Friday, December 18, 2009

The Polysllabic Spree

Earlier this week I received in the mail a copy of Nick Hornby's The Polysyllabic Spree: A Collection of Fourteen Months of His Essays From the Believer Magazine, which I had won from A Bookshelf Monstrosity. This will be the second set of Hornby's book reviews that I've read, although it was published earlier than Shakespeare Wrote for Money, which led me to the absolutely wonderful 1599: A Year in the Life of William Shakespeare, which is definitely the best book I read in 2009. I expect no less from this collection!

Reading reviews is akin to reading short stories. Both genres provide bite-sized morsels for the brief time I have before dinner to read, or while waiting for a kid to find all his/her gear before we head out someplace, or when I need closure quickly. Sometimes I think I write short stories and reviews because of the need for closure.

Reading the September 2003 chapter reminded me that I haven't yet read anything by J.D. Salinger, and that's a real shame that I should rectify. Maybe I can find a challenge into which this goal could fit. Maybe I should start one...The Shame Challenge: read one work by an author you should've read eons ago.

Hornby also mentioned Pompeii, one of my favorite novels by a contemporary author, Robert Harris. He mentioned that Harris, who by the way is his brother-in-law, "read just about every book there is on volcanology and Roman water systems, as well as every word Pliny wrote, so my admiration for my sister has increased even further. Has she been sitting there listening to stuff about Roman water systems for the last three years?"

That made me laugh out loud. It also made me remember a missed opportunity. About two months after I finished Pompeii, our family went to Los Angeles for spring break and visited the Getty Villa in Malibu. The night before we were due to arrive, the Getty Villa hosted a lecture on Roman water systems. I almost changed all of plans so that we could make it to the lecture, but then discovered that no more tickets were available anyway. Oh well...maybe I'll plan better next time!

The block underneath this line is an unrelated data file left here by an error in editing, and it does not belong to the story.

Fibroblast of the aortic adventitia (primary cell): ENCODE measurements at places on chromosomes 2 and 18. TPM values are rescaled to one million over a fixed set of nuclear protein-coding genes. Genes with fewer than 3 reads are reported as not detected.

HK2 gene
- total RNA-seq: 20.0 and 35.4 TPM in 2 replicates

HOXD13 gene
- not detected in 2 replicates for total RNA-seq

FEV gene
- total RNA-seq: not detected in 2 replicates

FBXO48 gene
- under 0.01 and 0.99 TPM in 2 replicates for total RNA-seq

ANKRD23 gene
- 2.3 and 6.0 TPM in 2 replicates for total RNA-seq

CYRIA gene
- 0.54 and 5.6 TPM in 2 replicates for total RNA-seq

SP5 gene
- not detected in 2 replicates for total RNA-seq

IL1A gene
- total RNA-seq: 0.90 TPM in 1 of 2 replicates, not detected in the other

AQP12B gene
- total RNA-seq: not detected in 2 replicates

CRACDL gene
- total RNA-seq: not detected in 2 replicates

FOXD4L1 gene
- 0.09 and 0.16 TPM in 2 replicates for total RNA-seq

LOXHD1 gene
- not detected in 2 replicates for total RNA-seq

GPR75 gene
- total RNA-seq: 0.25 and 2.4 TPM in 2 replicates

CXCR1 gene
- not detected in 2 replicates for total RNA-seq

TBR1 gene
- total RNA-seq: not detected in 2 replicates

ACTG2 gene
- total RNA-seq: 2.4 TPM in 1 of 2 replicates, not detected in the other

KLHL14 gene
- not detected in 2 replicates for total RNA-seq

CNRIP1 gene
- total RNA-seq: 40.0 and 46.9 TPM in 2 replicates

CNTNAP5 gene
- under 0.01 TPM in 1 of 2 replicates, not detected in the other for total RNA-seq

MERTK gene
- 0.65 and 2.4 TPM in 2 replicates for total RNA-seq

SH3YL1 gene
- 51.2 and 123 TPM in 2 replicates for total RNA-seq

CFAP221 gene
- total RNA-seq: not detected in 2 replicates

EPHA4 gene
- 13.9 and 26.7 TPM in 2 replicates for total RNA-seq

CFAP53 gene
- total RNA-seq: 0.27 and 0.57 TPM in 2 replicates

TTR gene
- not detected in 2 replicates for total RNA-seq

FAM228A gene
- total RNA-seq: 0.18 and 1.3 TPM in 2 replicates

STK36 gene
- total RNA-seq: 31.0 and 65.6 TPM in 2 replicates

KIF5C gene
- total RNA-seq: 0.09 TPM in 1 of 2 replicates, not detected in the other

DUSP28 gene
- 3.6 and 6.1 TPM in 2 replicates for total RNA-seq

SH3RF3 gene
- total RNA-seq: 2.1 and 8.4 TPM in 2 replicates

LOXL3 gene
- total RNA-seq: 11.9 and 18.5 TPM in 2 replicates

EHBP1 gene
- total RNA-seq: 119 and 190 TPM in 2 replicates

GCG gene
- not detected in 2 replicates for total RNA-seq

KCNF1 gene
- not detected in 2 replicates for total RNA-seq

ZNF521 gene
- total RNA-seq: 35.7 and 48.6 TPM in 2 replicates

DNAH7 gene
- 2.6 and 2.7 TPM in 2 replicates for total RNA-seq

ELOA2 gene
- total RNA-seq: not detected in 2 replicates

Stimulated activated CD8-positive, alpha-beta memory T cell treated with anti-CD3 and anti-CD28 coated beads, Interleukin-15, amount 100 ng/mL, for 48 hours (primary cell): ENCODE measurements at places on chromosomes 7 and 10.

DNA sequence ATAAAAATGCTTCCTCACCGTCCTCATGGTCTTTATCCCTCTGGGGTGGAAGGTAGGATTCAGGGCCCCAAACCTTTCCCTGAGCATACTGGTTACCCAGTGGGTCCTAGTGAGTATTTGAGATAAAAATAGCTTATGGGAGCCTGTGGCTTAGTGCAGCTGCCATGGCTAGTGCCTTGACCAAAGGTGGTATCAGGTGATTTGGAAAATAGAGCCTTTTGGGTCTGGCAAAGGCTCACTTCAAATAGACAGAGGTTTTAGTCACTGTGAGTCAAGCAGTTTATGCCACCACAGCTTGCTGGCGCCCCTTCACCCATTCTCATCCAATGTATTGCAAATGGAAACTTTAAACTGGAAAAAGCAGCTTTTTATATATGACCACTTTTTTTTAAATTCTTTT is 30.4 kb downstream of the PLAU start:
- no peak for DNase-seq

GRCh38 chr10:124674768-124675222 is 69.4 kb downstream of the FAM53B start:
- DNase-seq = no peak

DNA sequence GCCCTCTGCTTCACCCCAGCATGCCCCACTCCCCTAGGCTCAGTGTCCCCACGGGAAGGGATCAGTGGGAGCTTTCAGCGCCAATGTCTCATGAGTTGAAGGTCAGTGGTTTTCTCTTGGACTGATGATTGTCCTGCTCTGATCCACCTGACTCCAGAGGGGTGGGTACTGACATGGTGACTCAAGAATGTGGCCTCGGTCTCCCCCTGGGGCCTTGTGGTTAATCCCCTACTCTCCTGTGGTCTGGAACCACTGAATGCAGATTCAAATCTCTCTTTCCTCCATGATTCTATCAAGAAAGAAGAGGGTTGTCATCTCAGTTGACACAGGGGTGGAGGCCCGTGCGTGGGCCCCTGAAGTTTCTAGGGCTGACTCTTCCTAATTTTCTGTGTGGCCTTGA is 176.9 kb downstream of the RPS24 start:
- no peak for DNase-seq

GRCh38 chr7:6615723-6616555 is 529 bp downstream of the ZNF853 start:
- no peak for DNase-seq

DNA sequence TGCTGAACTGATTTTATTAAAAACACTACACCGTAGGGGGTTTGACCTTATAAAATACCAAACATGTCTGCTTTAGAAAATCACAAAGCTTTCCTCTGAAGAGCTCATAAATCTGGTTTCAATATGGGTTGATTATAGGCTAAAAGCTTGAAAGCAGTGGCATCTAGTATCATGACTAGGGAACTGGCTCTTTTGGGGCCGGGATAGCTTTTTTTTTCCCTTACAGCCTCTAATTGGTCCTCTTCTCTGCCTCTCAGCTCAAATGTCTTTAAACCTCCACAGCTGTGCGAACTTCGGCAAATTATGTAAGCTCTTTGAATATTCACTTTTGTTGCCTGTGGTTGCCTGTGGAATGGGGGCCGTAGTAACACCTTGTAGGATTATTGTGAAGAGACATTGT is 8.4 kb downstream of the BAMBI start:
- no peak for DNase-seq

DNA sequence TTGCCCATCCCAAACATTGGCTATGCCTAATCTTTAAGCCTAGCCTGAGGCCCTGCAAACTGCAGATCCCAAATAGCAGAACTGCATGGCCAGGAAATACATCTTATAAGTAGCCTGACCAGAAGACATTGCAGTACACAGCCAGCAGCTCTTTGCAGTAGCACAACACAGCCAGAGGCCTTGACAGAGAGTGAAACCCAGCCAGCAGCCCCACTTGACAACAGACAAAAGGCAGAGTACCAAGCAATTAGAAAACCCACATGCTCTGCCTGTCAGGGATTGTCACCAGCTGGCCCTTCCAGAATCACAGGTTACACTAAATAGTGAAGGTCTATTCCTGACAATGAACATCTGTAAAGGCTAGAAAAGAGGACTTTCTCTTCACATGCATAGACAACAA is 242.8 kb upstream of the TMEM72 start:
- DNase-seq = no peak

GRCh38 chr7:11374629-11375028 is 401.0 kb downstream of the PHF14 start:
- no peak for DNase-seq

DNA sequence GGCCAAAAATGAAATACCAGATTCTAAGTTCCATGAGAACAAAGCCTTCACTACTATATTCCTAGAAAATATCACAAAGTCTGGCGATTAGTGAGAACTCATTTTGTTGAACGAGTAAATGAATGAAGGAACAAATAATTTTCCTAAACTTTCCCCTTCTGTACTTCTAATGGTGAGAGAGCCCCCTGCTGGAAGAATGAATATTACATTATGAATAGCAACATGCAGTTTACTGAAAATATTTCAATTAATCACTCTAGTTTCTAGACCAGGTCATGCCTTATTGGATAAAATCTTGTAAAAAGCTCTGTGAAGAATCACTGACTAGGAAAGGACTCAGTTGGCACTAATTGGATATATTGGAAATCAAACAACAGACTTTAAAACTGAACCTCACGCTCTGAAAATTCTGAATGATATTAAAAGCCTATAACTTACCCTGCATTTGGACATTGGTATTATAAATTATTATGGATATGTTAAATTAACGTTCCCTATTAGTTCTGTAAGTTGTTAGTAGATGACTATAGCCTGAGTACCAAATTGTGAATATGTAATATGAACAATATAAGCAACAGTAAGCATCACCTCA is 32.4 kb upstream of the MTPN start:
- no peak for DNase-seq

On the upside, there's a movie version of Pompeii in the works for 2011. Maybe I'll get to the Getty Villa lecture before then.


  1. I've read several Hornby's but never his reviews. He always makes me laugh out loud while reading...not an easy task with me ...I'm rather demanding! Last summer, for instance, I was reading his latest novel, SLAM, and laughing out alone on the beach in Ischia (not far form Pompei!). Thanks Jane for sharing. Now I absolutely want to get his Shakespeare wrote for money" and "The Polysyllabic Spree"!

  2. Oh, I like the idea of reading something that gives me "bite sized morsels" that I can work into the little spaces of reading time!

  3. Glad your book safely arrived. I hope you enjoy. BTW, I also really enjoyed Pompeii.

  4. I really enjoyed The Polysyllabic Spree -- those short essays are addicting. I like the idea of a Shame Challenge -- for me, I would read Margaret Atwood, finally!